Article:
Stress, Insomnia, and Writing - An Interview with Fantasy Author KateMarie Collins
Fantasy writer KateMarie Collins graced this blog a short time ago. During our discussion she revealed that, like many of us, she suffers from sleeplessness and stress. As these are common issues among many of our readers, we thought it might be helpful to see if she finds creative writing helpful with dealing with this, and whether she has any tips for dealing with these.
Hi KateMarie, thanks for coming back so soon. My first question has to be, do you find writing helps when you’re suffering from stress and, if so, how?
It helps me so much! But it's hard to define, really.
For starters, when I write I'm in a world that I can control. One that I make the rules up for. The stress in my life, that's the worst, usually comes up when things are going on that I can't fix right away. By retreating into my writing, my worlds, I regain the sense of control that I'm fighting to keep in my life.
The thought of having a set writing process, where you write so many words a day – or for a certain time, could easily seem daunting to some of our readers while others might find the set routine actually helps them structure their day. What are your thoughts or experiences in this?
I wish I could do this, I really do. I've tried to have a set time frame, etc. But life tends to happen. Kids need something, I have to run errands, a cat gets sick and needs to go to the vet.
Do I think having a routine would help me? I'm not sure. When I've had one and didn't get it done, I would beat myself up. The voice in my head (it sounds a LOT like my mother) would try and tell me that I should just give up since I missed it that day.
One day - or week - where you don't meet your own deadline doesn't equate failure. I've learned that, for me, it's better not to force a schedule on myself. It made for more stress, and my Beta Readers said they could tell when I was forcing the words to come out.
What tools do you use to deal with stress or anxiety, and do you incorporate these as you write if you become lost?
I do a lot of deep breathing, find my center, and reconnect myself with the Earth. It does bleed into my writing, as my main characters end up either Wiccan (like myself) or the world I created is one with an extensive pantheon. For example, Amber (the main character in ‘The Waystation Guardians’ series) has a habit of taking deep breaths to calm herself. The practice of centering takes a little bit of time to work on, but it helps me a lot.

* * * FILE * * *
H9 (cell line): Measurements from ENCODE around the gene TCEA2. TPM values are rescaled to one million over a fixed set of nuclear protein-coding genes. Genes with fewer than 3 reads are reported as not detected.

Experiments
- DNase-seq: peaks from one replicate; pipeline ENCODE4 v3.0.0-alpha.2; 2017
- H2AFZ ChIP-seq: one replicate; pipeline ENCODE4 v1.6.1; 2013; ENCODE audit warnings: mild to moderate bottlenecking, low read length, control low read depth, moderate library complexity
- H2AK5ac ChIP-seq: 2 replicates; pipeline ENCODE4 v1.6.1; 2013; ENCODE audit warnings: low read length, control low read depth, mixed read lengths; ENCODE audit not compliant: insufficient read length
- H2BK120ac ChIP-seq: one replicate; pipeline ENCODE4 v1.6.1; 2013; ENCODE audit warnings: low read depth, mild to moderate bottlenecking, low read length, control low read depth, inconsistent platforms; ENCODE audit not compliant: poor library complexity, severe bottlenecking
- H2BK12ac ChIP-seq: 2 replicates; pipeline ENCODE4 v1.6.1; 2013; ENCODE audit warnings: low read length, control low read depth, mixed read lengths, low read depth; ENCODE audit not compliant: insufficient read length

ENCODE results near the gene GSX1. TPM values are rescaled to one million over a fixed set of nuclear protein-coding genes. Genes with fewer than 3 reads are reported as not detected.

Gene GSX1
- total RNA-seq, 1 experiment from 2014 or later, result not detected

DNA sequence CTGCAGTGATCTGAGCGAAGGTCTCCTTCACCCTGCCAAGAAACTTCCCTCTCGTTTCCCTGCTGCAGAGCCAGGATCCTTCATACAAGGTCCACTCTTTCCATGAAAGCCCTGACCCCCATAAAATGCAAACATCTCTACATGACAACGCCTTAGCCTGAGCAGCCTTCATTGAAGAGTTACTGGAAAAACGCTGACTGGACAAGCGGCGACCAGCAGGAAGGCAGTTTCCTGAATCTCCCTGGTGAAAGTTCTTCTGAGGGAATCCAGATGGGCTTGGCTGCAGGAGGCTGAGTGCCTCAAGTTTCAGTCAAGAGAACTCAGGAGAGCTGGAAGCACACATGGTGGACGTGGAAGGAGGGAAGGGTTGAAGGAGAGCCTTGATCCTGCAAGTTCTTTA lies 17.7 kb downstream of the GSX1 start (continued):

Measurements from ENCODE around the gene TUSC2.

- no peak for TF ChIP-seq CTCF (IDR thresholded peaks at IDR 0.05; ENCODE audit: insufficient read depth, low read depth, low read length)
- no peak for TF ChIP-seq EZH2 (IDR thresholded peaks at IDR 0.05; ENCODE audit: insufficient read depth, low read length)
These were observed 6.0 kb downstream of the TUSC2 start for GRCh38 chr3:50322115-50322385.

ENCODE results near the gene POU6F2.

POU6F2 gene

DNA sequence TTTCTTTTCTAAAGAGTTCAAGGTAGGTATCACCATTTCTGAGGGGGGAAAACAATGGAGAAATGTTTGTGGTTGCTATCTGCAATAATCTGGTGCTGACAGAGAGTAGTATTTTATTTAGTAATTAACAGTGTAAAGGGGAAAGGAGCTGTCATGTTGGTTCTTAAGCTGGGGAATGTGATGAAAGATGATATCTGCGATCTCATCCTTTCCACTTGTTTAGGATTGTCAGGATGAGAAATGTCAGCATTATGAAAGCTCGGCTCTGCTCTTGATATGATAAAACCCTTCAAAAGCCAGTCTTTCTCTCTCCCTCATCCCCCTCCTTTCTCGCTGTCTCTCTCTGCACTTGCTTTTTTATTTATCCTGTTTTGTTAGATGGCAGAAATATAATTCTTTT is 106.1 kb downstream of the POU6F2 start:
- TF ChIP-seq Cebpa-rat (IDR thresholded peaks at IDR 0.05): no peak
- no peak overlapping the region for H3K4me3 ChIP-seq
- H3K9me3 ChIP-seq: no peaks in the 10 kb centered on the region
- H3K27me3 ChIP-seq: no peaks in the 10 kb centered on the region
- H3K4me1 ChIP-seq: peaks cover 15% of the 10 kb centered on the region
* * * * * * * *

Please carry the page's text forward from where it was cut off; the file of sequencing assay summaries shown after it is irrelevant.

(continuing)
I understand that, like many, you suffer from sleeplessness. What tools do you use to combat this, and do you find getting up to write in the silent hours (even in a notepad) helps?
Ugh. Insomnia. My nemesis! I've battled it since grade school. Even came down with
mono in 4th grade because my immune system had become compromised. Or, rather, that's what I was told. For several weeks after I went back to school (I was out for 3 weeks), I had to rest for an hour when I got home. Hated doing it, but I had to.
My sleep debt got so high that, as an adult, I started to get panic attacks triggered by sound. The switch in my brain that controlled ambient noise would stop working. I would hear everything, understand nothing, and the sound was amplified. It felt like I was under a physical attack by the noise around me.
I tried natural remedies. I tried sleeping pills. I did a sleep study to make sure I didn't have sleep apnea (I didn't). What a doctor recommended, which finally started to help, was a sleep schedule. I get up at 6 am most days, so I have to be asleep by 10 pm if I'm going to get 8 hours. I'm in bed by 9, trying to sleep by 9:30. On weekends, I don't sleep past 8 am. No caffeine after 4 pm. If I don't get 8 hours the night before, I'm under doctor's orders to take a nap.
That was the hardest part for me. I had to start putting my body's needs before the dishes or errands. It helped, though. I haven't had an attack for a good 6 or 7 years. That doesn't mean that I always sleep all night. I just had 2-3 nights in a row where I woke up around 2 am and didn't get back to sleep until 3 or 4. But I have the tools to get myself back on track.
I have woken up with story ideas that just had to get out of my head, too. I'll get up, write the section, and go back to bed. Those are days when naps definitely happen.
Stress and sleeplessness can lead to dark moods, which can be painful for our partners as well as us. But writing can also be an issue, as it can be a self-isolating thing. How do you manage all of this?
I'm fortunate in that my husband gives me space to write, especially when I'm in the zone and my fingers are flying. Our family's learned not to bother me when the words are flowing. LOL. They give me space to get the section I need to finish done, then we'll have some family time.
Would you advise asking your partner’s thoughts on your writing, as a means to involve them?